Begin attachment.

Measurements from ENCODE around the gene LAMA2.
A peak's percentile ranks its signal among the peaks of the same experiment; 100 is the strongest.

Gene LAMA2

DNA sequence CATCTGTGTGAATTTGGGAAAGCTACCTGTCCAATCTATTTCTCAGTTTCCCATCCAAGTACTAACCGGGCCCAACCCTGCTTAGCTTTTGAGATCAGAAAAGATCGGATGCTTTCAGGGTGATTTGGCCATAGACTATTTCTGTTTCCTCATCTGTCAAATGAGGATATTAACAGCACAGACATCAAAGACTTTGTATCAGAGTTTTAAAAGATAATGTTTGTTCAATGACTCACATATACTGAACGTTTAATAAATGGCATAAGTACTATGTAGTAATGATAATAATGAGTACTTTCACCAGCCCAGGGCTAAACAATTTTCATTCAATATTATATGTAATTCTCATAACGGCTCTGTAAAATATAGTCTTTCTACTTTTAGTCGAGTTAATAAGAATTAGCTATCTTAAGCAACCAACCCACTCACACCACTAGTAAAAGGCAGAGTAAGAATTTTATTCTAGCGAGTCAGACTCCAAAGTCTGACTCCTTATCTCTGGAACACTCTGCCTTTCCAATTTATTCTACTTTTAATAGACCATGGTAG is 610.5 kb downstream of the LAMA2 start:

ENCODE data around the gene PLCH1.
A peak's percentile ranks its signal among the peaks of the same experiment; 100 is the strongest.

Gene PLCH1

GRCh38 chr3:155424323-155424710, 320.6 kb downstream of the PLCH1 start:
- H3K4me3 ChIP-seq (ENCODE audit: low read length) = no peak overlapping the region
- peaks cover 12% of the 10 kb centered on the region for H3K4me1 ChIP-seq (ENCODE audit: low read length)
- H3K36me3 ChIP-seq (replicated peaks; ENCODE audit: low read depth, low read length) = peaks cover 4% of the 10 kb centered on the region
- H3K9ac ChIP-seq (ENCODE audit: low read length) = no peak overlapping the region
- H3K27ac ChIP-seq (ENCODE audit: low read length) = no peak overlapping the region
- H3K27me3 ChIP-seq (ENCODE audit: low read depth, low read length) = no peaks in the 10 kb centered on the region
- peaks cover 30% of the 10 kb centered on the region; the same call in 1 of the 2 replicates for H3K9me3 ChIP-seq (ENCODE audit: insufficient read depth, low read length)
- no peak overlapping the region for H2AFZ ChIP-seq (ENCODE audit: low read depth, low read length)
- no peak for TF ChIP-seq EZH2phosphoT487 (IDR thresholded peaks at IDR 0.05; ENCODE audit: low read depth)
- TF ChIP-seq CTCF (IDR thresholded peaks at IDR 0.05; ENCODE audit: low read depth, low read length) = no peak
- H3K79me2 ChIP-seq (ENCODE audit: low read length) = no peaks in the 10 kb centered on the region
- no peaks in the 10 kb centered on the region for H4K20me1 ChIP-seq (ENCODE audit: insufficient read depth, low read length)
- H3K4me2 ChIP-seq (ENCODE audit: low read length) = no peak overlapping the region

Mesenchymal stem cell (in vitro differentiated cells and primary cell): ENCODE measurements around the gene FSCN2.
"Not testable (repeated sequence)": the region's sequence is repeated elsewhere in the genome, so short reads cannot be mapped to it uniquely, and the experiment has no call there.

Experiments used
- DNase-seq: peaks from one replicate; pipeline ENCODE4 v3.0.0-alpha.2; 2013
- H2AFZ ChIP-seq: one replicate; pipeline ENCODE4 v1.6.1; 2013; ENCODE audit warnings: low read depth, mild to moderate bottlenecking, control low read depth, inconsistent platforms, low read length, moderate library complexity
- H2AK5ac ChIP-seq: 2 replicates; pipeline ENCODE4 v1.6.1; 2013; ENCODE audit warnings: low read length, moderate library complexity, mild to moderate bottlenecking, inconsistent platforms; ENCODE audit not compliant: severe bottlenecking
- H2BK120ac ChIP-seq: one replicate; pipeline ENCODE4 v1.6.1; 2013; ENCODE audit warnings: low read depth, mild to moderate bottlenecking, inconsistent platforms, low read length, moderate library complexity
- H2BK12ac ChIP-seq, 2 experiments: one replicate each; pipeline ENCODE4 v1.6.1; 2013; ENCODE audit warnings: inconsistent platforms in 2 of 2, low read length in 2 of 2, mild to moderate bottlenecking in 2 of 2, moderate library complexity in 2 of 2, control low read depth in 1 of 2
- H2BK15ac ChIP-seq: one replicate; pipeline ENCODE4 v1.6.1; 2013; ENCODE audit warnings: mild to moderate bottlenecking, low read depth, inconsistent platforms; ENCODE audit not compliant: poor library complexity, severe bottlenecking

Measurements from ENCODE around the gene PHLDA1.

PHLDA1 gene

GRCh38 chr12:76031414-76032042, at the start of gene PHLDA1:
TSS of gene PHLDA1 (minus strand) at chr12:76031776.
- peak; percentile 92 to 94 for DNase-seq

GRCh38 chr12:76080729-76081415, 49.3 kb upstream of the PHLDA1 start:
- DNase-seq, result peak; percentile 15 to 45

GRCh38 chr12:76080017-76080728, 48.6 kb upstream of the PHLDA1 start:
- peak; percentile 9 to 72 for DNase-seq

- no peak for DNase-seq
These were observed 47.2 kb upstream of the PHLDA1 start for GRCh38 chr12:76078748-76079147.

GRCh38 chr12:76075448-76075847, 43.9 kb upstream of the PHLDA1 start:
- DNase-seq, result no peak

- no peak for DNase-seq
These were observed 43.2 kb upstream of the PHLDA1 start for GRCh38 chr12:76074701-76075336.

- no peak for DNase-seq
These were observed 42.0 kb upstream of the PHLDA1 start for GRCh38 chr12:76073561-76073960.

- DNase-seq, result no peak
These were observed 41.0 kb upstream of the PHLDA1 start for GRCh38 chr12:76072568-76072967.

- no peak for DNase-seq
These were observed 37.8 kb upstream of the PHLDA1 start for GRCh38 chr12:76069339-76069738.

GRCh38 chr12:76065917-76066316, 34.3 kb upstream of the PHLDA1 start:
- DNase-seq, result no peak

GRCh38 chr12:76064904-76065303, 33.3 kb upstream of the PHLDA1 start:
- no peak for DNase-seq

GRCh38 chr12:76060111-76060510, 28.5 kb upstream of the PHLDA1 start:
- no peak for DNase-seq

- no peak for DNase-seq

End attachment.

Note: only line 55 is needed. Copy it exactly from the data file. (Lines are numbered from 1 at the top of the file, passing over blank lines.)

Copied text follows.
- no peak for DNase-seq